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Statistics

Young people and gender inequality

 

Violence against women and girls

  • Sexual bullying and harassment are routine in UK schools. Almost a third of girls experience unwanted sexual touching in UK schools, and close to one in three (28%) of 16-18-year-olds say they have seen sexual pictures on mobile phones at school a few times a month or more. (1)
  • Nearly one in four 16-18-year-olds say that their teachers never said unwanted sexual touching, sharing of sexual pictures or sexual name calling are unacceptable. (2)
  • 1 in 3 teenage girls has experienced sexual violence from a boyfriend. (3)
  • 1 in 3 young women experiences sexual bullying in school on a daily basis. (4)
  • If girls experience repeated sexual harassment, they are significantly more likely to attempt suicide. (5)
  • According to the World Health Organisation, globally school is the most common setting for sexual harassment and coercion. (6)
  • Over 20,000 girls under 15 are at high risk of female genital mutilation in England and Wales each year. (7)
  • 1 in 2 boys and 1 in 3 girls think it is ok sometimes to hit a woman or force her to have sex. (8)

Sexual objectification

  • A survey for the Channel 4 programme Sex Education versus Pornography found 60% of 14 to 17 year olds agreed that “pornography might give boys or girls false ideas about sex”, and three in 10 said they learn about sex from porn. (9)
  • A BBC survey of 18-24 year old men found: 60% men (18-24) say porn has harmful effects; a quarter of all men in the survey said they were worried about the amount of porn they were looking at, while almost as many said they were concerned about the type of images they were viewing; 1 in 5 men worry that porn is influencing their behaviour. (10)
  • In 2007 Ofsted, the UK schools inspectorate, commended the sexually explicit content in lads’ mags such as Nuts, claiming that they offer a ‘very positive source of advice and reassurance for many young people’ despite ‘at times reinforcing sexist attitudes’. (11)

Body image

  • An Ofsted survey of 150,000 children found that by the age of 10 a third of girls cited their bodies as their main source of worry. (12)
  • 16%of fifteen- to seventeen-year-olds have avoided going to school because they felt bad about their appearance and 20% have avoided giving an opinion in public because of it. (13)
  • One in three girls would consider cosmetic surgery. (14)
  • An experiment at the University of Michigan found that mental functioning is impaired by body image concerns. Female college students performed worse in a maths test while wearing a swimsuit than when wearing a sweater, yet this pattern wasn’t found for boys. (15)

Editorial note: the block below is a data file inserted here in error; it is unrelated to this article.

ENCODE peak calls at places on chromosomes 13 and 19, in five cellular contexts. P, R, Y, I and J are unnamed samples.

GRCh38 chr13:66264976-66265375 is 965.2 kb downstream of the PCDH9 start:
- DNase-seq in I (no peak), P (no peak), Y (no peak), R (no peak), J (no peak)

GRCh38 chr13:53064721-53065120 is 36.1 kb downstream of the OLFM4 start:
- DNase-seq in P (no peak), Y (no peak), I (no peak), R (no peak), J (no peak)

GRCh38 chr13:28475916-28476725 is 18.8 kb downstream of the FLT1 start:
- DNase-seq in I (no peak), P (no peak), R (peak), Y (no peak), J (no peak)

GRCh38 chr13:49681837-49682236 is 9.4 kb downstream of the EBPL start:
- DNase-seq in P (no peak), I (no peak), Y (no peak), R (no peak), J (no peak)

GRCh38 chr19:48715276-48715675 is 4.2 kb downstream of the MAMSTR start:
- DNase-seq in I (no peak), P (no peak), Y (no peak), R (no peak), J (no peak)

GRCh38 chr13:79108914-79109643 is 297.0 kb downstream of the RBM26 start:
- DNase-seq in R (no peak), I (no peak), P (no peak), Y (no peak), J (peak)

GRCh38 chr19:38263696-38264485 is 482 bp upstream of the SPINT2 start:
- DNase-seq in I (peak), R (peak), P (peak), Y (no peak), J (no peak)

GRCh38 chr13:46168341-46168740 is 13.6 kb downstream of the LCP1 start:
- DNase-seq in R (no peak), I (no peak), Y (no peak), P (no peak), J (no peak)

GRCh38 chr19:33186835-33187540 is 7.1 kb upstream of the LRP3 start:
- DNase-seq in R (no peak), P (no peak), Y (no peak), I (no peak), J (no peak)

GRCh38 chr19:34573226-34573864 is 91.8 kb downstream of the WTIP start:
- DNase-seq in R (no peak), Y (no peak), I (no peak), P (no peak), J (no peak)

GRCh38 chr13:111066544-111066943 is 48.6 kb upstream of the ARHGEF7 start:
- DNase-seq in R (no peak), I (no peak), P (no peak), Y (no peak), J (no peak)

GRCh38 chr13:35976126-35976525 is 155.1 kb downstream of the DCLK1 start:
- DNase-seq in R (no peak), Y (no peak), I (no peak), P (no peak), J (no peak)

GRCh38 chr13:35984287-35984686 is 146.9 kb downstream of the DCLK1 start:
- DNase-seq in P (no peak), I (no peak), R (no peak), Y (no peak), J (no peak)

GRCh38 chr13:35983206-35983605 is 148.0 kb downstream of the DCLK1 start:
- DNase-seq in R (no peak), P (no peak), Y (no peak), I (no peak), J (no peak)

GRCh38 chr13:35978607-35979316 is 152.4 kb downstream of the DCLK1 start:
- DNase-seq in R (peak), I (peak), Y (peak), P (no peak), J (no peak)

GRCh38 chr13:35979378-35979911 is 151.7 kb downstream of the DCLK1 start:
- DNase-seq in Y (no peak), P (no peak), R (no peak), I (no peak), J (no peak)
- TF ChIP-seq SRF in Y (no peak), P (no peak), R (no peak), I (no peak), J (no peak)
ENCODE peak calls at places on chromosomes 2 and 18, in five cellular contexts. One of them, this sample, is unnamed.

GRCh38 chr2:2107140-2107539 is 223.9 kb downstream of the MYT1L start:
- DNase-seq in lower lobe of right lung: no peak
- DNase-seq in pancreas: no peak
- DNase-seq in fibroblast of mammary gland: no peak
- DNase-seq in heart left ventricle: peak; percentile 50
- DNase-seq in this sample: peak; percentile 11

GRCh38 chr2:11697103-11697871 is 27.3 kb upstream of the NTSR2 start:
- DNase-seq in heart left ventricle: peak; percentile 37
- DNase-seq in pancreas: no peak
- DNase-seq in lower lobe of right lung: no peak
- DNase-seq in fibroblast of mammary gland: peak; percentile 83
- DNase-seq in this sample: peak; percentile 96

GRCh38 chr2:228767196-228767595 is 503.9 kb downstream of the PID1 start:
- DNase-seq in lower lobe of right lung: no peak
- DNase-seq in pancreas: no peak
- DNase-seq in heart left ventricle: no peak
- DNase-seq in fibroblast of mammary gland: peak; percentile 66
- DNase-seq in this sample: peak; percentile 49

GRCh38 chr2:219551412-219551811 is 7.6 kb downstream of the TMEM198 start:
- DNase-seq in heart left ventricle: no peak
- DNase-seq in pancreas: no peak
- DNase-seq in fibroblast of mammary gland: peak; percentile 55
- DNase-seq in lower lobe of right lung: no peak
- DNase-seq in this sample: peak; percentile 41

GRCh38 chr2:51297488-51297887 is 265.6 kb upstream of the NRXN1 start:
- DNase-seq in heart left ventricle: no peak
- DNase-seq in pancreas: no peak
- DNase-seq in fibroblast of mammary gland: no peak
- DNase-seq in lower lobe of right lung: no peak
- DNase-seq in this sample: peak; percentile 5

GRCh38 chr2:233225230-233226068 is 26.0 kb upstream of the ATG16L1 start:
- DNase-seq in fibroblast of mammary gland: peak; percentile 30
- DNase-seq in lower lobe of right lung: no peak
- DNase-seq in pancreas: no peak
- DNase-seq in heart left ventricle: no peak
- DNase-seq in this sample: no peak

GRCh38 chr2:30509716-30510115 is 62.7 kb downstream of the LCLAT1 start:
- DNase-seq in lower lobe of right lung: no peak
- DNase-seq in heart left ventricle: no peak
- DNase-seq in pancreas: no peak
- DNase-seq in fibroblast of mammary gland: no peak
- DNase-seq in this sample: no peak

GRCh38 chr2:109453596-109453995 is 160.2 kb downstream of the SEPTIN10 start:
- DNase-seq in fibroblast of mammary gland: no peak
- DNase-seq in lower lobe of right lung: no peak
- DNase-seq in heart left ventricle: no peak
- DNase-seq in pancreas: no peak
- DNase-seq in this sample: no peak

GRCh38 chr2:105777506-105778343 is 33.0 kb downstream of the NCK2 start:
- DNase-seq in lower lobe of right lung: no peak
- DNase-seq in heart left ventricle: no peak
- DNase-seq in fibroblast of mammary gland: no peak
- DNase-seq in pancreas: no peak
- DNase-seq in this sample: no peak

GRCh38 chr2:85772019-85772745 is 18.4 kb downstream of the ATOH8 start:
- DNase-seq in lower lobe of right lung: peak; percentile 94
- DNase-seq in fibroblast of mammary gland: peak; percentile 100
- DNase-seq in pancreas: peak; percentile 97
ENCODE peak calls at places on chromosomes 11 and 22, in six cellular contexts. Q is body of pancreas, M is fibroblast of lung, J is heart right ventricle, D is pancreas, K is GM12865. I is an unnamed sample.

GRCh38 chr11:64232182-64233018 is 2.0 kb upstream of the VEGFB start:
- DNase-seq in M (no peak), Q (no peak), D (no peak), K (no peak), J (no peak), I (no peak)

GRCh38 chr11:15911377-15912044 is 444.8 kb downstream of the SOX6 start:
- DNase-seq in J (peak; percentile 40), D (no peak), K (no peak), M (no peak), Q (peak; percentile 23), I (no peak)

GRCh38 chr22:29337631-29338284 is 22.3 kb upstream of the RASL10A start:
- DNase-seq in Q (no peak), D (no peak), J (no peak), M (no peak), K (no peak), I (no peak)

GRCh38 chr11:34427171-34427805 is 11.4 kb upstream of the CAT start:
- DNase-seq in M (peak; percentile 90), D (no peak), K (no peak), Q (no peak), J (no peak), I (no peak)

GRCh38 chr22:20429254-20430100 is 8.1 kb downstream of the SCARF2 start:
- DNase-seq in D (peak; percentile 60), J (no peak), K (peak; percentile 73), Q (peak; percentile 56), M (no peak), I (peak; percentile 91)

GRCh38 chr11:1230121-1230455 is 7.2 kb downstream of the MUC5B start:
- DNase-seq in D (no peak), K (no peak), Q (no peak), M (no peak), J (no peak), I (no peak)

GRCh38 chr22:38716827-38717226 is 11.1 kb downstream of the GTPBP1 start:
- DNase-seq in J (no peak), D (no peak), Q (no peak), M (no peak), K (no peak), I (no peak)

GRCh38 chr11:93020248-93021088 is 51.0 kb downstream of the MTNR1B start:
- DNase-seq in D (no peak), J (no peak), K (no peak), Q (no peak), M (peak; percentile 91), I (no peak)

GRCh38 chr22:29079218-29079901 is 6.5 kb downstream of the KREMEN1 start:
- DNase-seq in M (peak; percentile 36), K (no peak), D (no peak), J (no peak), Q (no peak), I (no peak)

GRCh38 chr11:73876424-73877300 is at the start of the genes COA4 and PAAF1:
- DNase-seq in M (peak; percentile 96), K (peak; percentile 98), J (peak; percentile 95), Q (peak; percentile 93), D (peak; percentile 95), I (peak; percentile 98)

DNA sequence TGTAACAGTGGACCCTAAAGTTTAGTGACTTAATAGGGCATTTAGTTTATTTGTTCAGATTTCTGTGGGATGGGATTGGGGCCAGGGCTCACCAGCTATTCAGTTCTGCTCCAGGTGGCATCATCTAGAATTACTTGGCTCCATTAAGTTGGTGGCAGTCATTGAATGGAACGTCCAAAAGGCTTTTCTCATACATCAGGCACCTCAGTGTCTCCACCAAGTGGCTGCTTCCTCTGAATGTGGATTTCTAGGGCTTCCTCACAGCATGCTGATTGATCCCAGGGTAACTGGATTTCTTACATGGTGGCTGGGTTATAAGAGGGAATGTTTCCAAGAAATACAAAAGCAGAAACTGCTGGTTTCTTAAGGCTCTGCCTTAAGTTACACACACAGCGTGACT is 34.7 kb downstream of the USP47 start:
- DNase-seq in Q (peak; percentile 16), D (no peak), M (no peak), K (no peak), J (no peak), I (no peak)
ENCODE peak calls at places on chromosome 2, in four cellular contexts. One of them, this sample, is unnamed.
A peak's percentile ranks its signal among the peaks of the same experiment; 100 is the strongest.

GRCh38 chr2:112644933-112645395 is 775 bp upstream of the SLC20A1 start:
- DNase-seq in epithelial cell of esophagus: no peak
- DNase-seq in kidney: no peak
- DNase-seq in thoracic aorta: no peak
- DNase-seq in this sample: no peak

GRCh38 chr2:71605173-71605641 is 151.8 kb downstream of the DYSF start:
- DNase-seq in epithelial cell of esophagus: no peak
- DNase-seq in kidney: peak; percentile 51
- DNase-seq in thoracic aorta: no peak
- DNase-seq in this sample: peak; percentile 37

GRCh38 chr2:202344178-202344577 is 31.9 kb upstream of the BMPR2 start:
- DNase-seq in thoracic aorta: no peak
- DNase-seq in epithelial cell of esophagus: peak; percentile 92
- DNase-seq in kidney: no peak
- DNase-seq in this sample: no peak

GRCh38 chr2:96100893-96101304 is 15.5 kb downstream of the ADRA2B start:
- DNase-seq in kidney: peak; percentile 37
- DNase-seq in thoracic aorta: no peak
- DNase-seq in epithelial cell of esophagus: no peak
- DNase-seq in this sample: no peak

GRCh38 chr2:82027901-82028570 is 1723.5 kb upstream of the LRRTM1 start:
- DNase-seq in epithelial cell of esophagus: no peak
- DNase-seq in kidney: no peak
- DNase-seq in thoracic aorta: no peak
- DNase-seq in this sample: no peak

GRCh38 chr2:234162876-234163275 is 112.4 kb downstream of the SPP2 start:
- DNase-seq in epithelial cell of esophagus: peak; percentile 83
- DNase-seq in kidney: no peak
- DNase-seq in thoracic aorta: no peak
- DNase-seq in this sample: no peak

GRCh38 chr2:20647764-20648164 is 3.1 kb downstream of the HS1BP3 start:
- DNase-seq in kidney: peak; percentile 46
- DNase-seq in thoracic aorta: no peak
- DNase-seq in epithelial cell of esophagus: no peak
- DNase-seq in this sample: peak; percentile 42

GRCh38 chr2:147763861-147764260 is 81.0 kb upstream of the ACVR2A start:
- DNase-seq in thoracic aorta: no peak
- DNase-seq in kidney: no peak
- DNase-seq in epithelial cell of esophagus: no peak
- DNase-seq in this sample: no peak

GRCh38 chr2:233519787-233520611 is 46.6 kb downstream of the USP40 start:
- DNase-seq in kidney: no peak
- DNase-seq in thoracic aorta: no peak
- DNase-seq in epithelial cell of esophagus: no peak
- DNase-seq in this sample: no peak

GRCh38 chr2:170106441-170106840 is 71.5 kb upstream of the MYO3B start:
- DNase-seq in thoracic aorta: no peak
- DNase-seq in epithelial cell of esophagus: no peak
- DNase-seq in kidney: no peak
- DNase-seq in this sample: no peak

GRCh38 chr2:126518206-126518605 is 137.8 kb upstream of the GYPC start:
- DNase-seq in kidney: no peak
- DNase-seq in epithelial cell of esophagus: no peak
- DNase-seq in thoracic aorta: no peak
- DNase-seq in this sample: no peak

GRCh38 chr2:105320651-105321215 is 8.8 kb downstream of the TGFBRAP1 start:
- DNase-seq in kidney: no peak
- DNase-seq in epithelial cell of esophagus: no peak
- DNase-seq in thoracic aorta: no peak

• As part of some research in 2007 into young girls’ feelings about self-esteem and body image a group of Brownies aged seven to ten, members of Girlguiding UK, were asked to describe ‘Planet Sad’: they spoke of its inhabitants as being fat and bullied because of their weight and appearance. (16)

Sports

  • In the UK, 1.6 million more men than women aged sixteen and over have been active in the past four weeks, and nearly double the proportion of men than women in the age bracket sixteen to twenty-four regularly take part in sports. (17)
  • 40% of girls feel self-conscious about their bodies during PE, and 26% say they ‘hate the way that they look when they exercise/ play sport’. (18)

Jobs

  • Nearly a third (31%) of boys believe women politicians are not as good as men. (19)
  • Twenty per cent of girls said they were put off a career in science because they saw them as ‘jobs for boys’. (20)

 

References

(1) End Violence Against Women Coalition (EVAW), 2010 http://www.endviolenceagainstwomen.org.uk/data/files/Schools_Safe_4_Girls/YouGov_poll_for_EVAW_on_sexual_harassment_in_schools_2010.pdf
(2) EVAW 2010
(3) http://www.guardian.co.uk/society/2009/sep/01/teenage-sexual-abuse-nspcc-report
(4) Womankind Worldwide, http://www.womankind.org.uk/what-we-do/our-impact/legacy/#edproj
(5) C. Bagley et al., ‘Sexual Assault in School, Mental Health and Suicidal Behaviours in Adolescent Women in Canada’, Adolescence, 32(126) (1997): 361–6.
(6) Cited in ‘Safe Schools: Every Girl’s Right. Stop Violence Against Women’, Amnesty International, 2008.
(7) EVAW: http://www.endviolenceagainstwomen.org.uk/preventing-violence-against-women
(8) EVAW:  http://www.endviolenceagainstwomen.org.uk/preventing-violence-against-women
(9) http://www.guardian.co.uk/society/joepublic/2009/mar/30/teenagers-porn-sex-education
(10) http://www.bbc.co.uk/newsbeat/12918531
(11) Coy et al (2007)., ‘It’s Just Like Going to the Supermarket’: Men buying sex in East London, CWASU
(12) cited on http://www.gsa.uk.com/news/girls-school-heads-to-consider-future-initiatives/
(13) Beyond Stereotypes: Rebuilding the Foundation of Beauty Beliefs, findings of the 2005 Dove Global Study, Unilever, 2006
(14) http://www.guardian.co.uk/society/2013/jan/04/girlguiding-oath-god-queen
(15) B. L. Fredrickson et al., ‘That Swimsuit Becomes You: Sex Differences in Self-Objectification, Restrained Eating, and Math Performance’, Journal of Personality and Social Psychology, 75(1) (1998): 269–84.
(16) Self-Esteem: Girls Shout Out! Under Ten and under Pressure?’, Girlguiding UK, 2007.
(17) The Equality Illusion: The Trust About Women and Men Today, Kat Banyard, 2010
(18) It’s Time: Future Forecasts for Women’s Participation in Sport and Exercise, WSFF, 2007
(19) Moving Forward, Standing Still, Primary Research, The State of the World’s Girls, Plan 2011
(20) ‘Girls Choosing Camera Lenses over Microscopes’, Guardian, 3 October 2008.